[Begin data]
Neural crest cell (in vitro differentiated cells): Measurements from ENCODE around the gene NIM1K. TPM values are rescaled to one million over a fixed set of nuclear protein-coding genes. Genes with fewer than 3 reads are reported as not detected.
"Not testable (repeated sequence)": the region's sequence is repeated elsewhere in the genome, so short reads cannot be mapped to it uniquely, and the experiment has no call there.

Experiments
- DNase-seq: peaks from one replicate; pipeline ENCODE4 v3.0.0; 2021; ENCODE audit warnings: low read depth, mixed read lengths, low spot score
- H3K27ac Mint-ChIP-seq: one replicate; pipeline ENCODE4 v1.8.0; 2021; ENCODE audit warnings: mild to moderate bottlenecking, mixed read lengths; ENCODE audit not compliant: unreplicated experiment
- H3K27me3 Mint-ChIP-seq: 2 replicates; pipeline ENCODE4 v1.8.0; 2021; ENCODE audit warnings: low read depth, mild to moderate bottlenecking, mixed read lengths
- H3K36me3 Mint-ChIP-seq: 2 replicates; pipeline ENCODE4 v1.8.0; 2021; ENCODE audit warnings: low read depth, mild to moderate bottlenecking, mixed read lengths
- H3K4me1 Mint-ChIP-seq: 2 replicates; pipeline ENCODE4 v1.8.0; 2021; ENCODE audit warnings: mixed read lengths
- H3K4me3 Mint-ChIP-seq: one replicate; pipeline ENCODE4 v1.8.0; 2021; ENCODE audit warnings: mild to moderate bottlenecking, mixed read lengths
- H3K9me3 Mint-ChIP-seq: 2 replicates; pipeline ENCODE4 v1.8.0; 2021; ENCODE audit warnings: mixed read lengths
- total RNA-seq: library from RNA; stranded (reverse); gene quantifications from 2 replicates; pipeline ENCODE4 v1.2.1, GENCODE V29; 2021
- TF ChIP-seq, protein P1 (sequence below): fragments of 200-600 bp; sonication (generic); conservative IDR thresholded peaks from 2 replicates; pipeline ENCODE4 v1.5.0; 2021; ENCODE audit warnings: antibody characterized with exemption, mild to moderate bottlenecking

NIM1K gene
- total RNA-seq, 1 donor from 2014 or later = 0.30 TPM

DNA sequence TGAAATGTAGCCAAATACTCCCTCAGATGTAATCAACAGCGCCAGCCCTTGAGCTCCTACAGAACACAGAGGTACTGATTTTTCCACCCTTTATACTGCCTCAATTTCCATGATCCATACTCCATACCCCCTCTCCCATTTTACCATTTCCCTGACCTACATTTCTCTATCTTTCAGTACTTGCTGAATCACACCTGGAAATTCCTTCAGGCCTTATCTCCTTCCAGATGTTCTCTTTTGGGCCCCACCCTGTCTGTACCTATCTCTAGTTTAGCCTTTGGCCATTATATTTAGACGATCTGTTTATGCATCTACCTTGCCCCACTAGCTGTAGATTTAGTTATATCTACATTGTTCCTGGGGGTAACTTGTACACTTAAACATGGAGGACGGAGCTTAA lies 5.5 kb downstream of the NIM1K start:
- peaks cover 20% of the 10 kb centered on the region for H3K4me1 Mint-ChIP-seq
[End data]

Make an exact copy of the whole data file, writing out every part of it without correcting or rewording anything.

Neural crest cell (in vitro differentiated cells): Measurements from ENCODE around the gene NIM1K. TPM values are rescaled to one million over a fixed set of nuclear protein-coding genes. Genes with fewer than 3 reads are reported as not detected.
"Not testable (repeated sequence)": the region's sequence is repeated elsewhere in the genome, so short reads cannot be mapped to it uniquely, and the experiment has no call there.

Experiments
- DNase-seq: peaks from one replicate; pipeline ENCODE4 v3.0.0; 2021; ENCODE audit warnings: low read depth, mixed read lengths, low spot score
- H3K27ac Mint-ChIP-seq: one replicate; pipeline ENCODE4 v1.8.0; 2021; ENCODE audit warnings: mild to moderate bottlenecking, mixed read lengths; ENCODE audit not compliant: unreplicated experiment
- H3K27me3 Mint-ChIP-seq: 2 replicates; pipeline ENCODE4 v1.8.0; 2021; ENCODE audit warnings: low read depth, mild to moderate bottlenecking, mixed read lengths
- H3K36me3 Mint-ChIP-seq: 2 replicates; pipeline ENCODE4 v1.8.0; 2021; ENCODE audit warnings: low read depth, mild to moderate bottlenecking, mixed read lengths
- H3K4me1 Mint-ChIP-seq: 2 replicates; pipeline ENCODE4 v1.8.0; 2021; ENCODE audit warnings: mixed read lengths
- H3K4me3 Mint-ChIP-seq: one replicate; pipeline ENCODE4 v1.8.0; 2021; ENCODE audit warnings: mild to moderate bottlenecking, mixed read lengths
- H3K9me3 Mint-ChIP-seq: 2 replicates; pipeline ENCODE4 v1.8.0; 2021; ENCODE audit warnings: mixed read lengths
- total RNA-seq: library from RNA; stranded (reverse); gene quantifications from 2 replicates; pipeline ENCODE4 v1.2.1, GENCODE V29; 2021
- TF ChIP-seq, protein P1 (sequence below): fragments of 200-600 bp; sonication (generic); conservative IDR thresholded peaks from 2 replicates; pipeline ENCODE4 v1.5.0; 2021; ENCODE audit warnings: antibody characterized with exemption, mild to moderate bottlenecking

NIM1K gene
- total RNA-seq, 1 donor from 2014 or later = 0.30 TPM

DNA sequence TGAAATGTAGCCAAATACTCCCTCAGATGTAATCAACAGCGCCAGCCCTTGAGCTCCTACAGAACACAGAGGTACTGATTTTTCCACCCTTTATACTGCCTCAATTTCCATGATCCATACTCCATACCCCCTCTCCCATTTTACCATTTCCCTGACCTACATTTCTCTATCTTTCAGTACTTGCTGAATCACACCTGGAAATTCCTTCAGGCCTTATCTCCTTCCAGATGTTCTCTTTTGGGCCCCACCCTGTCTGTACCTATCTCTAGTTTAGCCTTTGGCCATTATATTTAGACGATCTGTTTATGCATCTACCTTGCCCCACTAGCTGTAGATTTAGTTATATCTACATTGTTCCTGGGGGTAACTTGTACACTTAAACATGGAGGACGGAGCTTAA lies 5.5 kb downstream of the NIM1K start:
- peaks cover 20% of the 10 kb centered on the region for H3K4me1 Mint-ChIP-seq